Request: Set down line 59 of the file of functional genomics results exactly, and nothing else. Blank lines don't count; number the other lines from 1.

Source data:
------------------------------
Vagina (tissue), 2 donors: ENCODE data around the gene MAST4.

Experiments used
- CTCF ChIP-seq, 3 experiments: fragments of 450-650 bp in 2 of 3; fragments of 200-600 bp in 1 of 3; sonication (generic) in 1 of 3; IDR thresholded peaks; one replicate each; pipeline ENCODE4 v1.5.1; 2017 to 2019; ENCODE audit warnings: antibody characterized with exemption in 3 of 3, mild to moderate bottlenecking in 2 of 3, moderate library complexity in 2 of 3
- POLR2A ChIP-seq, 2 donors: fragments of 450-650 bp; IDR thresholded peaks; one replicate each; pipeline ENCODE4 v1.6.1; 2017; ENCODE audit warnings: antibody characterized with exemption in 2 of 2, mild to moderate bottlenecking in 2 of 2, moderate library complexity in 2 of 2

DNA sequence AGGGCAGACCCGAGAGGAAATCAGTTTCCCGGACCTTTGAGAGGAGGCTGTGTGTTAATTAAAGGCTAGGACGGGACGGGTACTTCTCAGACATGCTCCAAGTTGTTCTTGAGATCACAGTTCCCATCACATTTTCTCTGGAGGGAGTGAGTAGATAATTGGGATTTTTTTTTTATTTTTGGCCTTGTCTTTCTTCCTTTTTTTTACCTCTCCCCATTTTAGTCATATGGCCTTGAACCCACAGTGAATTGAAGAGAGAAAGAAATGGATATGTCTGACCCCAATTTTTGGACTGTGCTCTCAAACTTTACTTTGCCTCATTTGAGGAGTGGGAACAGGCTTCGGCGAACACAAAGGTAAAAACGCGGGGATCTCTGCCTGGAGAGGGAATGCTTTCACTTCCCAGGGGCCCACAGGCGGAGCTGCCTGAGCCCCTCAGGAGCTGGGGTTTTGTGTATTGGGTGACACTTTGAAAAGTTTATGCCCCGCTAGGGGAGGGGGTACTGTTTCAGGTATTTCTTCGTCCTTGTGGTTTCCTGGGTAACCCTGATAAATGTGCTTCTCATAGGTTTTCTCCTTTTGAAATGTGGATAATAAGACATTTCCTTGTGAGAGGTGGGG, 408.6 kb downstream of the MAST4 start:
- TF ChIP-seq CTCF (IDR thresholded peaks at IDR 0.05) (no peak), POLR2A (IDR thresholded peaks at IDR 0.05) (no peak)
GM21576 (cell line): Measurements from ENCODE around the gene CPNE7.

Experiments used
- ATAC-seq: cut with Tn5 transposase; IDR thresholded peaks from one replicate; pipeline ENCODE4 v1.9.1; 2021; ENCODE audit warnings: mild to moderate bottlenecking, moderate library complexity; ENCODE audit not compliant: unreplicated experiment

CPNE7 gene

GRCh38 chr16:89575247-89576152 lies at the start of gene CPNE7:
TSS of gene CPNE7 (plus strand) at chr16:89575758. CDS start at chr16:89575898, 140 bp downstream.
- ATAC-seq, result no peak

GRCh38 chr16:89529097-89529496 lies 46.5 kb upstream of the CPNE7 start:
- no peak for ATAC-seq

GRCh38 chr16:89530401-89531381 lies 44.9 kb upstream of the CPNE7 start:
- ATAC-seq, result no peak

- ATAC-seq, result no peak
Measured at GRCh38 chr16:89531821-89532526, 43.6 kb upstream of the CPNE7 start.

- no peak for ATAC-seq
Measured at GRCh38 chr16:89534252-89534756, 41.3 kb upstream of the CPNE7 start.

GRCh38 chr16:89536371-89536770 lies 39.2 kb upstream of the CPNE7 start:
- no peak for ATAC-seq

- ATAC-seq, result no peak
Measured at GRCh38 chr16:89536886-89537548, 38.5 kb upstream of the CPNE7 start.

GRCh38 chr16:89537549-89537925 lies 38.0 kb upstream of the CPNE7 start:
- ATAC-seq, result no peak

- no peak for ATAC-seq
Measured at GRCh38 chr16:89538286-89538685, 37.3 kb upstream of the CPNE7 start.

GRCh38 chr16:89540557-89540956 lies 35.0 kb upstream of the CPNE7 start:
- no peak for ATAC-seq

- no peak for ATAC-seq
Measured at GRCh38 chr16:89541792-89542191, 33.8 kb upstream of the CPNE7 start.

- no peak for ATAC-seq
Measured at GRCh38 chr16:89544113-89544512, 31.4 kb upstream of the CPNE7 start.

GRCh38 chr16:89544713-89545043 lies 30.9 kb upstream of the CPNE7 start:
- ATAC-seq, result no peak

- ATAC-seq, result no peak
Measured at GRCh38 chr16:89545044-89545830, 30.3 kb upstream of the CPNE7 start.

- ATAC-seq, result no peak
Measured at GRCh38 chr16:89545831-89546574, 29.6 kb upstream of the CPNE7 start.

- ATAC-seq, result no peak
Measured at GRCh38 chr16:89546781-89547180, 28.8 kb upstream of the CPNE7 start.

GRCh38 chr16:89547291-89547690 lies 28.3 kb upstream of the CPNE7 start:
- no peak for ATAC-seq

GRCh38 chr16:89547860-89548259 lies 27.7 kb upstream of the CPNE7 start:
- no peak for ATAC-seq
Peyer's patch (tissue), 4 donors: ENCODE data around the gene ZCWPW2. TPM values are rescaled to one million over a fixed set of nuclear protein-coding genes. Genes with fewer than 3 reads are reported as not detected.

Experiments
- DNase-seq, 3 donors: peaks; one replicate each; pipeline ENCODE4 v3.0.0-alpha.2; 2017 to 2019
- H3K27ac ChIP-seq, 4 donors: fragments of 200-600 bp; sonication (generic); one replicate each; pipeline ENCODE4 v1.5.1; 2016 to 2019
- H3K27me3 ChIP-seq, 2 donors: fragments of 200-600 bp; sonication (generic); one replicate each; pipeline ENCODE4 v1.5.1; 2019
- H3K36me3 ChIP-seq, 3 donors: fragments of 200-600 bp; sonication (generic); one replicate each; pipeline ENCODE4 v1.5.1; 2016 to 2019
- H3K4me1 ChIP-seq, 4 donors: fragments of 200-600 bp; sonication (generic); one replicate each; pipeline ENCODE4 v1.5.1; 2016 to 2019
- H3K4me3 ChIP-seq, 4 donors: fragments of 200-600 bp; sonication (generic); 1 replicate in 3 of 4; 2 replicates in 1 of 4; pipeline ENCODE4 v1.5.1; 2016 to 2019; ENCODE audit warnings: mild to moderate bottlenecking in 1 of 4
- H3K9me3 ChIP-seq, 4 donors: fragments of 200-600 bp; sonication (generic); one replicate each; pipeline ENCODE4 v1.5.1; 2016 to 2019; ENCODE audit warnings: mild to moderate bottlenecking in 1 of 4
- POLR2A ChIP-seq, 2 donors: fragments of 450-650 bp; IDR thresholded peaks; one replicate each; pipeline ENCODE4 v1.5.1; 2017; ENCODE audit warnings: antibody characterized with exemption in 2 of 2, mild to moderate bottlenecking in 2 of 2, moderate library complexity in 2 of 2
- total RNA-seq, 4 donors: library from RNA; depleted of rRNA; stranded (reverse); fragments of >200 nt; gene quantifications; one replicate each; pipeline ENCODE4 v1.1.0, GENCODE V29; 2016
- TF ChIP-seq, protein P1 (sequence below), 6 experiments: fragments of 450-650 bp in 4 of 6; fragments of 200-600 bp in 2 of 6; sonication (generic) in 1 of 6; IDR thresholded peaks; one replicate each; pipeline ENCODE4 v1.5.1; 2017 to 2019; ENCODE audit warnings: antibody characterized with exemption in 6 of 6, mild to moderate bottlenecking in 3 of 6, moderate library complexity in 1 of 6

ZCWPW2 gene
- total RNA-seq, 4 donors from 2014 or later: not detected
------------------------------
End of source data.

- TF ChIP-seq, protein P1 (sequence below), 6 experiments: fragments of 450-650 bp in 4 of 6; fragments of 200-600 bp in 2 of 6; sonication (generic) in 1 of 6; IDR thresholded peaks; one replicate each; pipeline ENCODE4 v1.5.1; 2017 to 2019; ENCODE audit warnings: antibody characterized with exemption in 6 of 6, mild to moderate bottlenecking in 3 of 6, moderate library complexity in 1 of 6